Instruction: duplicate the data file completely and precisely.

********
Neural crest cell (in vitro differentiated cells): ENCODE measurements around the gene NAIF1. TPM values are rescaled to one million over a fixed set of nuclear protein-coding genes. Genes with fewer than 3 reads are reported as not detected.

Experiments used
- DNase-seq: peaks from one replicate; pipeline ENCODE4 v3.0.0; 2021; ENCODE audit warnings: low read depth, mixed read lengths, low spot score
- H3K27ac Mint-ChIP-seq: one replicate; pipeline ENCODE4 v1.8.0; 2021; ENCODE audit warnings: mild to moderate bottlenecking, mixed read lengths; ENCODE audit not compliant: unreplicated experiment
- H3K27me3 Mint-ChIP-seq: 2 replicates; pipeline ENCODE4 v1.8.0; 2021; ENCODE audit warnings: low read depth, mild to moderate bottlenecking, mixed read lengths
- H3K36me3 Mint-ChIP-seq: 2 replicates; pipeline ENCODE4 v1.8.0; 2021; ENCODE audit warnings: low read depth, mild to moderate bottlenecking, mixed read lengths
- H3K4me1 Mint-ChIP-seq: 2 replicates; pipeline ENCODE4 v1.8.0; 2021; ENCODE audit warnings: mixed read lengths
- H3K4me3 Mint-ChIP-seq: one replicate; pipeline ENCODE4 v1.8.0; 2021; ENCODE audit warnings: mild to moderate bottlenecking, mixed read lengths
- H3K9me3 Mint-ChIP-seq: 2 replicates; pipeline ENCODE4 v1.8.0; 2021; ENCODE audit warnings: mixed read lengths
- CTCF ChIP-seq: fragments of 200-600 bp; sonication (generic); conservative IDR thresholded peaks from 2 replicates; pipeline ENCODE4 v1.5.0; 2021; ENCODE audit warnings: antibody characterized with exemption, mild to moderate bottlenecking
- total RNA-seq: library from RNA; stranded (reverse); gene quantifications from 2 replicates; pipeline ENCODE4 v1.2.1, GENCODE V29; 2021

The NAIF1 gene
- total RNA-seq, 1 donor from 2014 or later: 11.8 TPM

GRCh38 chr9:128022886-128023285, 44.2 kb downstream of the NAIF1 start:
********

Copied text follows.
Neural crest cell (in vitro differentiated cells): ENCODE measurements around the gene NAIF1. TPM values are rescaled to one million over a fixed set of nuclear protein-coding genes. Genes with fewer than 3 reads are reported as not detected.

Experiments used
- DNase-seq: peaks from one replicate; pipeline ENCODE4 v3.0.0; 2021; ENCODE audit warnings: low read depth, mixed read lengths, low spot score
- H3K27ac Mint-ChIP-seq: one replicate; pipeline ENCODE4 v1.8.0; 2021; ENCODE audit warnings: mild to moderate bottlenecking, mixed read lengths; ENCODE audit not compliant: unreplicated experiment
- H3K27me3 Mint-ChIP-seq: 2 replicates; pipeline ENCODE4 v1.8.0; 2021; ENCODE audit warnings: low read depth, mild to moderate bottlenecking, mixed read lengths
- H3K36me3 Mint-ChIP-seq: 2 replicates; pipeline ENCODE4 v1.8.0; 2021; ENCODE audit warnings: low read depth, mild to moderate bottlenecking, mixed read lengths
- H3K4me1 Mint-ChIP-seq: 2 replicates; pipeline ENCODE4 v1.8.0; 2021; ENCODE audit warnings: mixed read lengths
- H3K4me3 Mint-ChIP-seq: one replicate; pipeline ENCODE4 v1.8.0; 2021; ENCODE audit warnings: mild to moderate bottlenecking, mixed read lengths
- H3K9me3 Mint-ChIP-seq: 2 replicates; pipeline ENCODE4 v1.8.0; 2021; ENCODE audit warnings: mixed read lengths
- CTCF ChIP-seq: fragments of 200-600 bp; sonication (generic); conservative IDR thresholded peaks from 2 replicates; pipeline ENCODE4 v1.5.0; 2021; ENCODE audit warnings: antibody characterized with exemption, mild to moderate bottlenecking
- total RNA-seq: library from RNA; stranded (reverse); gene quantifications from 2 replicates; pipeline ENCODE4 v1.2.1, GENCODE V29; 2021

The NAIF1 gene
- total RNA-seq, 1 donor from 2014 or later: 11.8 TPM

GRCh38 chr9:128022886-128023285, 44.2 kb downstream of the NAIF1 start: